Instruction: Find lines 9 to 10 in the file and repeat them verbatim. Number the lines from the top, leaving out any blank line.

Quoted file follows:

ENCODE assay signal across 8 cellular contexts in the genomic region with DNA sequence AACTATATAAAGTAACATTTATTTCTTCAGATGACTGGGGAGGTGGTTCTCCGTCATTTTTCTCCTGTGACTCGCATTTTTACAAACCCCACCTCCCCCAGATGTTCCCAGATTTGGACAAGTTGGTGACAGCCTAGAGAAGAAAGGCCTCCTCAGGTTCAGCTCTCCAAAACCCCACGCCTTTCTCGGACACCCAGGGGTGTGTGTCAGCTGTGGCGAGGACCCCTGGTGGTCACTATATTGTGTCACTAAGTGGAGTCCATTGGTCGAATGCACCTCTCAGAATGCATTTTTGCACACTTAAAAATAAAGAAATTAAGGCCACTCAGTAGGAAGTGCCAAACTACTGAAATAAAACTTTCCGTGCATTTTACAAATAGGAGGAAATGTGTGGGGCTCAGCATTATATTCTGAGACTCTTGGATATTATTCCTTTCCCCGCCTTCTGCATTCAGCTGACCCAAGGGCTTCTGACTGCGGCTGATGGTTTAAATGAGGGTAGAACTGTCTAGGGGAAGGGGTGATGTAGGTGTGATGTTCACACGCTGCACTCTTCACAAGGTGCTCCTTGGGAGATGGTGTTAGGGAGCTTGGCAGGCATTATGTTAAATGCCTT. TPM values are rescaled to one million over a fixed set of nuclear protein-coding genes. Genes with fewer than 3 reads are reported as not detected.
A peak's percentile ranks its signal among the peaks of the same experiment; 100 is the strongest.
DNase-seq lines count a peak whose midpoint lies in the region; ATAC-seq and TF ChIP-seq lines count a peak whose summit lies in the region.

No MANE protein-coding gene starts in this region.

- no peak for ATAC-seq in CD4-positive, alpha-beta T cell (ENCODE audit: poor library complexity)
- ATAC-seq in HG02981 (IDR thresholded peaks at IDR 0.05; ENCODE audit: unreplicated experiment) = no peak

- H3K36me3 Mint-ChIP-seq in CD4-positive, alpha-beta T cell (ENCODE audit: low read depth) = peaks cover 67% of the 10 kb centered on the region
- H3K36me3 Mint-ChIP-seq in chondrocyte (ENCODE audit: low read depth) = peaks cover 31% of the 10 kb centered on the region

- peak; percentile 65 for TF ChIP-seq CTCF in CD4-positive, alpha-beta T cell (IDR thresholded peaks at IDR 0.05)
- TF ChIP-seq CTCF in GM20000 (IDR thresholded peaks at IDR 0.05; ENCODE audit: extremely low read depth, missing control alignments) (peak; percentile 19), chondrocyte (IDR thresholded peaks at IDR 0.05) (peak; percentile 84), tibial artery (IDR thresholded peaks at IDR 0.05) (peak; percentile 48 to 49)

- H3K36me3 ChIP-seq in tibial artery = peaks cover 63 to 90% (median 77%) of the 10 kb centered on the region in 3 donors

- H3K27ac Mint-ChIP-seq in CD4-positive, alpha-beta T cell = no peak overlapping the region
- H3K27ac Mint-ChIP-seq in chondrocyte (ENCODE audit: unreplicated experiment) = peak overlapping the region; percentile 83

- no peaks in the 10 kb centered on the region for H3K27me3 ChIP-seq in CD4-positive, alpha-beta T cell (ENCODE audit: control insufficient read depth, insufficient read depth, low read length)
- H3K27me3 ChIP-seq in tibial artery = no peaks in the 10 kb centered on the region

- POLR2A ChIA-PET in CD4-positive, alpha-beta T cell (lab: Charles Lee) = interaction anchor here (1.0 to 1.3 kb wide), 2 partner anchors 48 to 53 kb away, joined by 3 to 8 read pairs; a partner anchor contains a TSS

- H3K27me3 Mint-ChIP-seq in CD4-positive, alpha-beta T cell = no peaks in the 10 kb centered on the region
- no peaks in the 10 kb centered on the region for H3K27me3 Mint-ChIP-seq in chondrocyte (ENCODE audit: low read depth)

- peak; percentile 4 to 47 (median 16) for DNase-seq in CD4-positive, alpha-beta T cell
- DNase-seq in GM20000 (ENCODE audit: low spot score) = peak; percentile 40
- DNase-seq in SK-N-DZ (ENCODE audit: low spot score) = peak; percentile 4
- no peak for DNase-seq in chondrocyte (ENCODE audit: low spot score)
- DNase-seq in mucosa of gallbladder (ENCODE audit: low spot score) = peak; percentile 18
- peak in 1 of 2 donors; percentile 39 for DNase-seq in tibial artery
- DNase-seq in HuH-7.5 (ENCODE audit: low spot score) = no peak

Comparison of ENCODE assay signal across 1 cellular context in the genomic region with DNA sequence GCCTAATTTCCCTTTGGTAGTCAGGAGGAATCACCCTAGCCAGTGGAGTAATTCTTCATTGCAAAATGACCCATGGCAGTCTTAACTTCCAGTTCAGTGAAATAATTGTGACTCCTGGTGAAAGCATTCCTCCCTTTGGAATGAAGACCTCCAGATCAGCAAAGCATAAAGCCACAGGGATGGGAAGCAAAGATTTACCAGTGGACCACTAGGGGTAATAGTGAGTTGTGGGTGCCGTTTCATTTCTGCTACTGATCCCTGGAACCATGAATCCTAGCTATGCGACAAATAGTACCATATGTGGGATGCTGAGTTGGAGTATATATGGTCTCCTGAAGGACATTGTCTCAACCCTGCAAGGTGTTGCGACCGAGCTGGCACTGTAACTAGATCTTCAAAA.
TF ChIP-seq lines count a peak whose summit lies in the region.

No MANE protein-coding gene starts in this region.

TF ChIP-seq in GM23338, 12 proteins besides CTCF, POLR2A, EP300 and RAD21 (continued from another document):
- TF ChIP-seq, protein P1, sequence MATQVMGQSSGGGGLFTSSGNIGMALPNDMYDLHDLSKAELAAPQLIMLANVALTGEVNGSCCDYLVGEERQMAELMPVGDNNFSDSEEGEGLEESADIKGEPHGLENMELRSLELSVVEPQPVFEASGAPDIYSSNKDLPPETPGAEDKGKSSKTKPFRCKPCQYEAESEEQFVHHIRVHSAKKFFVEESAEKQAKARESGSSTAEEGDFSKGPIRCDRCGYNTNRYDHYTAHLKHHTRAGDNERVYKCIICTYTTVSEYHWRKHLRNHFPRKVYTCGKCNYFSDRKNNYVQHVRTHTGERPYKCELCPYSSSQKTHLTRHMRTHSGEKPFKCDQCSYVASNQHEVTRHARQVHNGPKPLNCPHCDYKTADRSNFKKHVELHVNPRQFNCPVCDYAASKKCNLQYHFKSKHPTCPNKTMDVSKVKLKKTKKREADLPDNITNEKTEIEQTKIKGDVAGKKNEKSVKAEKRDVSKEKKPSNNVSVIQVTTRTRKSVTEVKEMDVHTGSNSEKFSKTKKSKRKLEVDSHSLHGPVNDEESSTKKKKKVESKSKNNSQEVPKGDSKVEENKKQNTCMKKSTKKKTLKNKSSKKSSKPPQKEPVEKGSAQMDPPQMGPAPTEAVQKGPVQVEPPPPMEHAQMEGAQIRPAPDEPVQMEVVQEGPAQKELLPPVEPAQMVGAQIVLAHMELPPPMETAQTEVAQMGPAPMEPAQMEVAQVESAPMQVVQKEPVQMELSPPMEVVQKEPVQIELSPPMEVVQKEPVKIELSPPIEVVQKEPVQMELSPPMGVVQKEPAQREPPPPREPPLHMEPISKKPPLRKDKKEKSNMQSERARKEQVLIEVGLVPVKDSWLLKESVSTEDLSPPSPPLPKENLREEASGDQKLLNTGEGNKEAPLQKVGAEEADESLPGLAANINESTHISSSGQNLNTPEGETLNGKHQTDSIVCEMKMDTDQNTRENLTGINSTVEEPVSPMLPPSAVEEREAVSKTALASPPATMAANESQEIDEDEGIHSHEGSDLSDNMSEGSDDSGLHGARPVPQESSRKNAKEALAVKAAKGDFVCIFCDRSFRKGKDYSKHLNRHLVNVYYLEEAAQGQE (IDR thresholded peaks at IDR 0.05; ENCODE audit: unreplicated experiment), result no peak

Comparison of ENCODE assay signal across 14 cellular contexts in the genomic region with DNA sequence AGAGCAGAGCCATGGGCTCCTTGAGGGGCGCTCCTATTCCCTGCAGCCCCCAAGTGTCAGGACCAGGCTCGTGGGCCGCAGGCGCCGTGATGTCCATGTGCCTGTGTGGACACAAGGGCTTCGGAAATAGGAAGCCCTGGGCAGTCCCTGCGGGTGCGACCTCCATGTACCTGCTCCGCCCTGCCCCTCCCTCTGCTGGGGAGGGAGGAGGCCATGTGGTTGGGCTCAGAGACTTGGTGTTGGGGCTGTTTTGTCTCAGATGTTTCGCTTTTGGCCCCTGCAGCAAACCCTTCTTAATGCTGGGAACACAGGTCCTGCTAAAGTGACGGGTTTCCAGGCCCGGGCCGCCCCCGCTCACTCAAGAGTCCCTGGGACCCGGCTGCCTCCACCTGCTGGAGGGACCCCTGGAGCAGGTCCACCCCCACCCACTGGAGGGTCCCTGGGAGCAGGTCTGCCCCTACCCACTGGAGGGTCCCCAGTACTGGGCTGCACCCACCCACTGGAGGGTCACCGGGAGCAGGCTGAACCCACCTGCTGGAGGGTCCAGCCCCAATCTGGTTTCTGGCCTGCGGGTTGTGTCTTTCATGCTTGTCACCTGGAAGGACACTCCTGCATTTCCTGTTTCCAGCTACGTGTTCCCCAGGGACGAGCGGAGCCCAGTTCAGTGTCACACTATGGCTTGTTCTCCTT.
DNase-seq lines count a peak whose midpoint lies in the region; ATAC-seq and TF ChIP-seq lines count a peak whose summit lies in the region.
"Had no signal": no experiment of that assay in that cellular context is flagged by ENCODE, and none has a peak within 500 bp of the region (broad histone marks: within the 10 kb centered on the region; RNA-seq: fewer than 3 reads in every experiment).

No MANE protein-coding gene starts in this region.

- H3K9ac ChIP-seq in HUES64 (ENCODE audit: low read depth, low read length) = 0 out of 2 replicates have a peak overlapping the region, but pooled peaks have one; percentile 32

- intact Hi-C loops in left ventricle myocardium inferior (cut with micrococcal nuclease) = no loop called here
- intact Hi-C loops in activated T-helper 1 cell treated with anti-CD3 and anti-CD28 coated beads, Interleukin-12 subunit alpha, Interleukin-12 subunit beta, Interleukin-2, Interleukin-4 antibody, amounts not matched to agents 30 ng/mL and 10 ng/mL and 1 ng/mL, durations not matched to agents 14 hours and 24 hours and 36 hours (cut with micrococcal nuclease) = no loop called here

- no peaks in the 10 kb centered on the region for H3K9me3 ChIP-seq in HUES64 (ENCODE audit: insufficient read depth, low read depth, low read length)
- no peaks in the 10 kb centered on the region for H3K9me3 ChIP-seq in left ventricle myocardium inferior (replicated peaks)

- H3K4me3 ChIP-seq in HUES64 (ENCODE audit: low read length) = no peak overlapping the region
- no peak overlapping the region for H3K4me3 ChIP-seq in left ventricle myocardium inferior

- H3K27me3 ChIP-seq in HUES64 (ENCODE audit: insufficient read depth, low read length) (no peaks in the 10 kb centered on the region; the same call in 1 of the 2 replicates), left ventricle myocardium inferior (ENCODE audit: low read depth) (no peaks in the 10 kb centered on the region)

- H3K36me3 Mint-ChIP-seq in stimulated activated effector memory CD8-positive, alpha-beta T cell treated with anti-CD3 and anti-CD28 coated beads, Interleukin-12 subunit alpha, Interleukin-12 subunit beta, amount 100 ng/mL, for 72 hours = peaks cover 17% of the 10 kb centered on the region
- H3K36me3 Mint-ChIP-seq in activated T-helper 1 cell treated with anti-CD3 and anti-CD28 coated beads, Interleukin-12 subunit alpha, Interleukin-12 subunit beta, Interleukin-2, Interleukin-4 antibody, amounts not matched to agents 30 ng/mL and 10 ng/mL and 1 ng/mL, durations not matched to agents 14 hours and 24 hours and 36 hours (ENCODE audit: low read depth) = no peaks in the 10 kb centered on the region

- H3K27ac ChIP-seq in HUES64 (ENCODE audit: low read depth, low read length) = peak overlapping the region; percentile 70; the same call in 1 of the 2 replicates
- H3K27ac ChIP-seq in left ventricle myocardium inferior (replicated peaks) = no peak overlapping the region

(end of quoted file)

- peak; percentile 65 for TF ChIP-seq CTCF in CD4-positive, alpha-beta T cell (IDR thresholded peaks at IDR 0.05)
- TF ChIP-seq CTCF in GM20000 (IDR thresholded peaks at IDR 0.05; ENCODE audit: extremely low read depth, missing control alignments) (peak; percentile 19), chondrocyte (IDR thresholded peaks at IDR 0.05) (peak; percentile 84), tibial artery (IDR thresholded peaks at IDR 0.05) (peak; percentile 48 to 49)